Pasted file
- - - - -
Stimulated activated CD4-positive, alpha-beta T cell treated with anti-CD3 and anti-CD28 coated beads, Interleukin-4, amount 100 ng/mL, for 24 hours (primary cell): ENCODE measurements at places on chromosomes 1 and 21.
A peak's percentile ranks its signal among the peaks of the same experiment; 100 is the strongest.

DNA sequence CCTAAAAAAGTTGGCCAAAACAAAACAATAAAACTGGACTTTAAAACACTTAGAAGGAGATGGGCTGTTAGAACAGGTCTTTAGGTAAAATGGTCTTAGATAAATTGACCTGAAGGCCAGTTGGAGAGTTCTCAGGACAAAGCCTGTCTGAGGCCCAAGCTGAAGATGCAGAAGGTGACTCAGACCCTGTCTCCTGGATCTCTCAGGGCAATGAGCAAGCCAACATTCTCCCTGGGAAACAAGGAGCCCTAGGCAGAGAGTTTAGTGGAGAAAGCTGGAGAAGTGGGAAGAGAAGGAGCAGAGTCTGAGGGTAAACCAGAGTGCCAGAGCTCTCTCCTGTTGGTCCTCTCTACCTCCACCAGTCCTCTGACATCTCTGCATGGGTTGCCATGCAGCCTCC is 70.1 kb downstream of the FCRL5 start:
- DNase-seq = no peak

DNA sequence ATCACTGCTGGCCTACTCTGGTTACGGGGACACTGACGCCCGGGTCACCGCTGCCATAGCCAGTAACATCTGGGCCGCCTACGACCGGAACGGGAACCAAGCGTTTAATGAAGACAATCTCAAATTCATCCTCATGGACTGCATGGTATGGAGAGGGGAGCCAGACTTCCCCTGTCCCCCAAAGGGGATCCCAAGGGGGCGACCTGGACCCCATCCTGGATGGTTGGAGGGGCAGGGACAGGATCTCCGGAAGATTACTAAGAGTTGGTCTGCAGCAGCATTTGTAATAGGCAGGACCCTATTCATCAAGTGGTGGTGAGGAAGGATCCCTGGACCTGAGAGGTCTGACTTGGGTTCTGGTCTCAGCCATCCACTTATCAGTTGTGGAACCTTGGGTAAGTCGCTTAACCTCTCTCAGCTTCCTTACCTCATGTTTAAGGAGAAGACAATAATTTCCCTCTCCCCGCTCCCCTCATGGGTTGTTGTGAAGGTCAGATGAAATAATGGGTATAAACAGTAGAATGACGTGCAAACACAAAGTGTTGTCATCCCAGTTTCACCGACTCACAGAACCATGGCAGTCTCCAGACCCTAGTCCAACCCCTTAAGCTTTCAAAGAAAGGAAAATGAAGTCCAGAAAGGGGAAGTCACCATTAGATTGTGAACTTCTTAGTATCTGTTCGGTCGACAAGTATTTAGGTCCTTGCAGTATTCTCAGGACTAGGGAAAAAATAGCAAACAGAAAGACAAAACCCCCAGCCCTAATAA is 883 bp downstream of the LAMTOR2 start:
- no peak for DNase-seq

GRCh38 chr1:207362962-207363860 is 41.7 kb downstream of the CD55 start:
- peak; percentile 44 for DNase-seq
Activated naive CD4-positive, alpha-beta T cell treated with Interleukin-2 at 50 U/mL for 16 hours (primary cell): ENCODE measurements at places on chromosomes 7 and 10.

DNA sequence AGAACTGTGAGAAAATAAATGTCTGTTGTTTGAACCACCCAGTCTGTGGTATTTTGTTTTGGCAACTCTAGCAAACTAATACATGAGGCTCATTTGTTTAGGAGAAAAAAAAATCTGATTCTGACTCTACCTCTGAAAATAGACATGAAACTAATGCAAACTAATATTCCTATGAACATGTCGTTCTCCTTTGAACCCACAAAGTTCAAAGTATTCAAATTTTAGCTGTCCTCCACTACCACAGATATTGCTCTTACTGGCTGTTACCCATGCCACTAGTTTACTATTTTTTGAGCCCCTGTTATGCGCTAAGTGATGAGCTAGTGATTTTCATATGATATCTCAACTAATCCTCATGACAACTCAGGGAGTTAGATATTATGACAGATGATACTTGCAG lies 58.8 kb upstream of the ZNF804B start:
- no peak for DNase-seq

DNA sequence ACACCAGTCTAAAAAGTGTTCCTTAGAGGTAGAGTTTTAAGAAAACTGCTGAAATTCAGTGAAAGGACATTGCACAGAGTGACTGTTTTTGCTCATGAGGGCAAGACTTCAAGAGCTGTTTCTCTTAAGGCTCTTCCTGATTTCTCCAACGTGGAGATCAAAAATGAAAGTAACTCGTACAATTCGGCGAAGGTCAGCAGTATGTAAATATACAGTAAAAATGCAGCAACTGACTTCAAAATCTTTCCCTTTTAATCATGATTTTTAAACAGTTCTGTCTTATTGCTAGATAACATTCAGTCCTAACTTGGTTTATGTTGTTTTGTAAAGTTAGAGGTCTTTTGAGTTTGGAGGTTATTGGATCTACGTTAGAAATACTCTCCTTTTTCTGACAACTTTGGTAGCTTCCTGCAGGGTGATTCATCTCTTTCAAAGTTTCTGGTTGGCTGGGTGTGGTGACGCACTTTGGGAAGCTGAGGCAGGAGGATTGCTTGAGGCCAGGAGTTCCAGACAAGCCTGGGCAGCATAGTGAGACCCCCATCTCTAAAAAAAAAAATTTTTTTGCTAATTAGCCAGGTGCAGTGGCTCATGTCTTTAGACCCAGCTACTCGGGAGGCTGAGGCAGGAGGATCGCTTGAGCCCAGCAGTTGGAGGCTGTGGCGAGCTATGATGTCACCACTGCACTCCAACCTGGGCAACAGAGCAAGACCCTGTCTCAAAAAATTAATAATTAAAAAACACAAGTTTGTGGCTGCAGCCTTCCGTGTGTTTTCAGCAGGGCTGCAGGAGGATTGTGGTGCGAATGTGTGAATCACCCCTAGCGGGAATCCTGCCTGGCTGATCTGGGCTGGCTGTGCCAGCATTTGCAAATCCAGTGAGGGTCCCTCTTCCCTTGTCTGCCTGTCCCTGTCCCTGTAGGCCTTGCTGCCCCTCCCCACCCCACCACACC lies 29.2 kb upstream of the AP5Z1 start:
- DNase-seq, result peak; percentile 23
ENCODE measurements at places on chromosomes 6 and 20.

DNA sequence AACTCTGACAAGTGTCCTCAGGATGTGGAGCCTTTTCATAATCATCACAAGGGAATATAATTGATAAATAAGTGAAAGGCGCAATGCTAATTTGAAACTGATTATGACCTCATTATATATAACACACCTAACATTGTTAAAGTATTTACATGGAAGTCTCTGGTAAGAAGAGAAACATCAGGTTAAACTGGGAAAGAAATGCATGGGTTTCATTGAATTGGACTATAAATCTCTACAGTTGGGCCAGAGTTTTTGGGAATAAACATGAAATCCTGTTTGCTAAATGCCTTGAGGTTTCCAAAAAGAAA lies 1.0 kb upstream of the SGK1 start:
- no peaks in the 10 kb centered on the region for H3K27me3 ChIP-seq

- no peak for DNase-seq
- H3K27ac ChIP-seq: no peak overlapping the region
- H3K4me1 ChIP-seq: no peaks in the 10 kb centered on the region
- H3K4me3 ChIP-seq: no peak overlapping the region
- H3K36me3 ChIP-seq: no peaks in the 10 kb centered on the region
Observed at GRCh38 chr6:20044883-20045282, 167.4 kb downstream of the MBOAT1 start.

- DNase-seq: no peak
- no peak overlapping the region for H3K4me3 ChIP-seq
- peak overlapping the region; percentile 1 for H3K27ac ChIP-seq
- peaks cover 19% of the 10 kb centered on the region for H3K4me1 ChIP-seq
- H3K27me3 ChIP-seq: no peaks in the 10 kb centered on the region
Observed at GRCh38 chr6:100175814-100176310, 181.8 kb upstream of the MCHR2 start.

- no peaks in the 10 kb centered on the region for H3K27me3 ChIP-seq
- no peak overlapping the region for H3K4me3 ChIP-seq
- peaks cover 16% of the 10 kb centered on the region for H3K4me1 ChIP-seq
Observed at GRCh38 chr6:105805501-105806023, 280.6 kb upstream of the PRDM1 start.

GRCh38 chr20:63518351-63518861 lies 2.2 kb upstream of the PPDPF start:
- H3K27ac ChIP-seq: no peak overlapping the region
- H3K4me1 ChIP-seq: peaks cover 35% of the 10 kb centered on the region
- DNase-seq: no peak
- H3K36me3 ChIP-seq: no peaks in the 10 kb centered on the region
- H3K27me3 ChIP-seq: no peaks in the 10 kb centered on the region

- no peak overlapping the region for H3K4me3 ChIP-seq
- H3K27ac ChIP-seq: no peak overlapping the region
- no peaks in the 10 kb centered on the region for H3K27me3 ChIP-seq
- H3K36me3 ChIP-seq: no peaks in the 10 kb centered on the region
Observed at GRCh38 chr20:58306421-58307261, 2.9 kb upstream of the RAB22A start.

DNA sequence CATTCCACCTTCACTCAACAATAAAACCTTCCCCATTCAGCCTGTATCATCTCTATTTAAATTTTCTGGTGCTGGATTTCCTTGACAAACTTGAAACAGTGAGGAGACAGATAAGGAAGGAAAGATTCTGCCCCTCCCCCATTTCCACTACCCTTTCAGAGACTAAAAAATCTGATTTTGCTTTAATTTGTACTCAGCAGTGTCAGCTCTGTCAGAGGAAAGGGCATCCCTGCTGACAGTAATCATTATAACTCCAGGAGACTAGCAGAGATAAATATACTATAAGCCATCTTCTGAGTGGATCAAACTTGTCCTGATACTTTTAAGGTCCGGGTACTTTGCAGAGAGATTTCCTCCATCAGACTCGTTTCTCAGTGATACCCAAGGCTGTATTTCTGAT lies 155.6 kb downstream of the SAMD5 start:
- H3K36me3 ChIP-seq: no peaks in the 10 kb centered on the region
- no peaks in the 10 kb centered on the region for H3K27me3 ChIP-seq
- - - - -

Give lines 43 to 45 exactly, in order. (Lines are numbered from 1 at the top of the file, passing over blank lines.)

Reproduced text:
Observed at GRCh38 chr20:58306421-58307261, 2.9 kb upstream of the RAB22A start.

DNA sequence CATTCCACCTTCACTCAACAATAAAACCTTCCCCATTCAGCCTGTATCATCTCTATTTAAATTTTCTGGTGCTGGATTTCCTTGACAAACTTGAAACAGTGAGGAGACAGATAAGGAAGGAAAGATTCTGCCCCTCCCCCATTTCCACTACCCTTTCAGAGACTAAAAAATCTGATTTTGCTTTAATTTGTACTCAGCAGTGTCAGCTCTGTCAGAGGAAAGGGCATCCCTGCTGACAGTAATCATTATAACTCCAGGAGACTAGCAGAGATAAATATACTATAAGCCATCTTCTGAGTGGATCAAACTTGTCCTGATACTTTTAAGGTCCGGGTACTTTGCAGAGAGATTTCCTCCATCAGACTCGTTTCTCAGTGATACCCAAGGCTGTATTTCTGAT lies 155.6 kb downstream of the SAMD5 start:
- H3K36me3 ChIP-seq: no peaks in the 10 kb centered on the region